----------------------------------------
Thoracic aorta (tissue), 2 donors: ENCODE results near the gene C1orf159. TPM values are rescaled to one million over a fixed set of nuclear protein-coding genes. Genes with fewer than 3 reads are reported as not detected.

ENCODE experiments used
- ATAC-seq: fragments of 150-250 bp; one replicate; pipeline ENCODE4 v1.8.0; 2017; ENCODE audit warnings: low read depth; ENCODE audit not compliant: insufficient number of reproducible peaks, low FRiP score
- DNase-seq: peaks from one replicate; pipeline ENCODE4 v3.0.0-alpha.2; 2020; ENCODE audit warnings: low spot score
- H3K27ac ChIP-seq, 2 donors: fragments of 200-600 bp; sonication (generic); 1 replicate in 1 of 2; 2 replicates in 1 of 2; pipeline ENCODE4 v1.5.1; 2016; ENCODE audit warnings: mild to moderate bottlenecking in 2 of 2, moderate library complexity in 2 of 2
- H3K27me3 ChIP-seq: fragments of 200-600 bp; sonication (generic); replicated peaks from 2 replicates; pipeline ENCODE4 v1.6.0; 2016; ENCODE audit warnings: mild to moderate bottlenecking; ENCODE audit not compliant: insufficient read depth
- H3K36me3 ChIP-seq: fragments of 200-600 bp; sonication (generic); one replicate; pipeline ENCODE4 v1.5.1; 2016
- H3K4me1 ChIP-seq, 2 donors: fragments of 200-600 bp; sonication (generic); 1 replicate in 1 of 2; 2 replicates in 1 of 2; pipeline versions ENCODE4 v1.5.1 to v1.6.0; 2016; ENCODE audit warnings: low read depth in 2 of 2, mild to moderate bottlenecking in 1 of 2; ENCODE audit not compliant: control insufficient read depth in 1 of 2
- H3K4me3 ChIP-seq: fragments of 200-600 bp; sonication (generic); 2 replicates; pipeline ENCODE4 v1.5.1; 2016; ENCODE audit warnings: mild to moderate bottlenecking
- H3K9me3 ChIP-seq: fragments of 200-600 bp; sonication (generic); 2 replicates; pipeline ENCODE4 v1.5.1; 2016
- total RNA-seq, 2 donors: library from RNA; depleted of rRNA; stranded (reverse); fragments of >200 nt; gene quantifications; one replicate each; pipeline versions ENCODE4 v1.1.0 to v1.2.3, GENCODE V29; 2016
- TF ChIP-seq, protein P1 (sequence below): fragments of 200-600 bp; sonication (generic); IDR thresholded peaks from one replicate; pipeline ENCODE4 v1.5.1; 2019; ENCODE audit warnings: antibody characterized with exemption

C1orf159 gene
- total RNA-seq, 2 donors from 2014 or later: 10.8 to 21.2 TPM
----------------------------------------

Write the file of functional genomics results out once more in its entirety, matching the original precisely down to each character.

Thoracic aorta (tissue), 2 donors: ENCODE results near the gene C1orf159. TPM values are rescaled to one million over a fixed set of nuclear protein-coding genes. Genes with fewer than 3 reads are reported as not detected.

ENCODE experiments used
- ATAC-seq: fragments of 150-250 bp; one replicate; pipeline ENCODE4 v1.8.0; 2017; ENCODE audit warnings: low read depth; ENCODE audit not compliant: insufficient number of reproducible peaks, low FRiP score
- DNase-seq: peaks from one replicate; pipeline ENCODE4 v3.0.0-alpha.2; 2020; ENCODE audit warnings: low spot score
- H3K27ac ChIP-seq, 2 donors: fragments of 200-600 bp; sonication (generic); 1 replicate in 1 of 2; 2 replicates in 1 of 2; pipeline ENCODE4 v1.5.1; 2016; ENCODE audit warnings: mild to moderate bottlenecking in 2 of 2, moderate library complexity in 2 of 2
- H3K27me3 ChIP-seq: fragments of 200-600 bp; sonication (generic); replicated peaks from 2 replicates; pipeline ENCODE4 v1.6.0; 2016; ENCODE audit warnings: mild to moderate bottlenecking; ENCODE audit not compliant: insufficient read depth
- H3K36me3 ChIP-seq: fragments of 200-600 bp; sonication (generic); one replicate; pipeline ENCODE4 v1.5.1; 2016
- H3K4me1 ChIP-seq, 2 donors: fragments of 200-600 bp; sonication (generic); 1 replicate in 1 of 2; 2 replicates in 1 of 2; pipeline versions ENCODE4 v1.5.1 to v1.6.0; 2016; ENCODE audit warnings: low read depth in 2 of 2, mild to moderate bottlenecking in 1 of 2; ENCODE audit not compliant: control insufficient read depth in 1 of 2
- H3K4me3 ChIP-seq: fragments of 200-600 bp; sonication (generic); 2 replicates; pipeline ENCODE4 v1.5.1; 2016; ENCODE audit warnings: mild to moderate bottlenecking
- H3K9me3 ChIP-seq: fragments of 200-600 bp; sonication (generic); 2 replicates; pipeline ENCODE4 v1.5.1; 2016
- total RNA-seq, 2 donors: library from RNA; depleted of rRNA; stranded (reverse); fragments of >200 nt; gene quantifications; one replicate each; pipeline versions ENCODE4 v1.1.0 to v1.2.3, GENCODE V29; 2016
- TF ChIP-seq, protein P1 (sequence below): fragments of 200-600 bp; sonication (generic); IDR thresholded peaks from one replicate; pipeline ENCODE4 v1.5.1; 2019; ENCODE audit warnings: antibody characterized with exemption

C1orf159 gene
- total RNA-seq, 2 donors from 2014 or later: 10.8 to 21.2 TPM